Q&A: Suzuki

Rod Lopusnak, ATV operations manager for Suzuki talks with about the future

Story by Staff, Dec. 10, 2007 talked with Rod Lopusnak, ATV operations manager for Suzuki, about his company’s new focus on the ATV market and where he sees the industry going in the future.  Suzuki introduced the industry’s first four-wheeled ATV 25 years ago. What was Suzuki’s biggest innovation to mark the anniversary in 2008?

Lopusnak:  I wouldn’t say there has been one innovation, I think what Suzuki has been trying to do in the last few years is give Suzuki dealers an ATV for every one of their customers. I think that finally, coming into 2008, we’ve been able to do that. Before, certain customers might drive past a Suzuki dealer and go to some of our competitors. You’re not seeing that anymore. Why did Suzuki drop the Eiger line in favor of the KingQuad 400 series for 2008?

Lopusnak: We did that previously with our Boulevard motorcycle line. We did it to further expand our marketing and advertising abilities. KingQuad has got a great name, a huge amount of recognition and a strong brand image so we wanted to continue that. Previously there was only one KingQuad so we expanded that so now we actually have three different KingQuad models, four if you include the automatic and manual version of the 400. We took all the great things about the Eiger in that class and we updated all the things we felt it needed to be a KingQuad, along with the styling and similar features. Where do you see Suzuki’s ATV business heading in the future?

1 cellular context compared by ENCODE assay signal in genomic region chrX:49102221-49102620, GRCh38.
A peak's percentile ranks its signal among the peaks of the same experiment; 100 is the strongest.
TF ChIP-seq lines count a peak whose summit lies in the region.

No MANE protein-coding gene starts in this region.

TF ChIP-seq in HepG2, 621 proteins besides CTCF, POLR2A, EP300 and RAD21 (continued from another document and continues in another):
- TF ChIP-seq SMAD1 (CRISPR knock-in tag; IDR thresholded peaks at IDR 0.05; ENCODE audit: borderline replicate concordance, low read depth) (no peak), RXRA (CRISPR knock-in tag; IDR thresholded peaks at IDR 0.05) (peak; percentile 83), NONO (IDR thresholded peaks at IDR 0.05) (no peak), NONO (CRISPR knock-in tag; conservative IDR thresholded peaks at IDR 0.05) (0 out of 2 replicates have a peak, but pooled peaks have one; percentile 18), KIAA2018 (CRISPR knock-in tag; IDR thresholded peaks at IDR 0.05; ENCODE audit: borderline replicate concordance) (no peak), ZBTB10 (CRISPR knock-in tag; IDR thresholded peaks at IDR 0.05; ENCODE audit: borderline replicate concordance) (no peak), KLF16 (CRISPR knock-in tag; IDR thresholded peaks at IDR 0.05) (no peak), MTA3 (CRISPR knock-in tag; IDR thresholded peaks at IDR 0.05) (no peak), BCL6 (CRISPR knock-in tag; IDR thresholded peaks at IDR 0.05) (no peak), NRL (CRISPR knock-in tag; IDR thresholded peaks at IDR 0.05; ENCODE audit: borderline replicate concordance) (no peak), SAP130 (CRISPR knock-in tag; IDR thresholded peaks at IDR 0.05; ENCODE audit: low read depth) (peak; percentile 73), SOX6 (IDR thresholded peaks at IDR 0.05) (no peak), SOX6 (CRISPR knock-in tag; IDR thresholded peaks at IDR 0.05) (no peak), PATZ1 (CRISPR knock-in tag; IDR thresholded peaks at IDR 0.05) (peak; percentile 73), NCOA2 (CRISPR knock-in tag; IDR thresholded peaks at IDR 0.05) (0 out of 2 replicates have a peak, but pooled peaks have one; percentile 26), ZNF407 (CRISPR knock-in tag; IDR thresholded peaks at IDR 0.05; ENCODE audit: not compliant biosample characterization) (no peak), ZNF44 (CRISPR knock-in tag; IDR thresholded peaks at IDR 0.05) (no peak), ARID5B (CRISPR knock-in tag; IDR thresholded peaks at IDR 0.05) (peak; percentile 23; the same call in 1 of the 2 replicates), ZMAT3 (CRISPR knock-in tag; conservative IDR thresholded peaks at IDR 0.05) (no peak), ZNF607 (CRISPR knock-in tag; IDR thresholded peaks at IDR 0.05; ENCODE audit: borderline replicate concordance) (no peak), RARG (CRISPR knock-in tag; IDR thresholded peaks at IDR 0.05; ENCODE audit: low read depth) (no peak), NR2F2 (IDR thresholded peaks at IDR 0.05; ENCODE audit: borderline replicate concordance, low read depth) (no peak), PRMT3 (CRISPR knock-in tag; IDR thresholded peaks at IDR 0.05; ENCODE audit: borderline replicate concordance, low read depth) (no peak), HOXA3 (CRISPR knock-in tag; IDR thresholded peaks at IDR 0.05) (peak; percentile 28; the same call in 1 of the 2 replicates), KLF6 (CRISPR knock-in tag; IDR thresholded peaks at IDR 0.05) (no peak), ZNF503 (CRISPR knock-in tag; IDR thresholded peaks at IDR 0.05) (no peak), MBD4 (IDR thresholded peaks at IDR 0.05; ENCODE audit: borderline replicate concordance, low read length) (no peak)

Lopusnak: The key for us is we want to continue to build on that same plan to keep finding those niches where maybe we’re missing some sales for our dealers and continue to build on that. Continue to build top of the line, award-winning ATVs and give the dealers additional profit centers. What is the next logical step in ATV production/technology for the industry?

Lopusnak: Safety is always a huge issue and anything we can do to make ATVs safer is going to be there. That’s the unique and great thing that really propelled the growth of ATVs over the last 10 years, because the specialization has been so key. About 10 to 15 years ago there was one ATV and I think the customer specialized it. Now you’re seeing the manufacturer really specialize them, right down to the color. With fuel consumption an ever-growing concern, how does Suzuki plan to improve the fuel economy of its ATVs?

Lopusnak: We will continue to introduce Suzuki fuel injection. At some point it will be on all our models. With land use for recreational ATVs becoming a bigger concern, how do you think ATV sales will be affected?

Lopusnak: You will see more and more the manufacturers fight to try and promote the areas that are open and help groom them to be better. We will work with the government and continue on education so we have the ability to get out there and ride.

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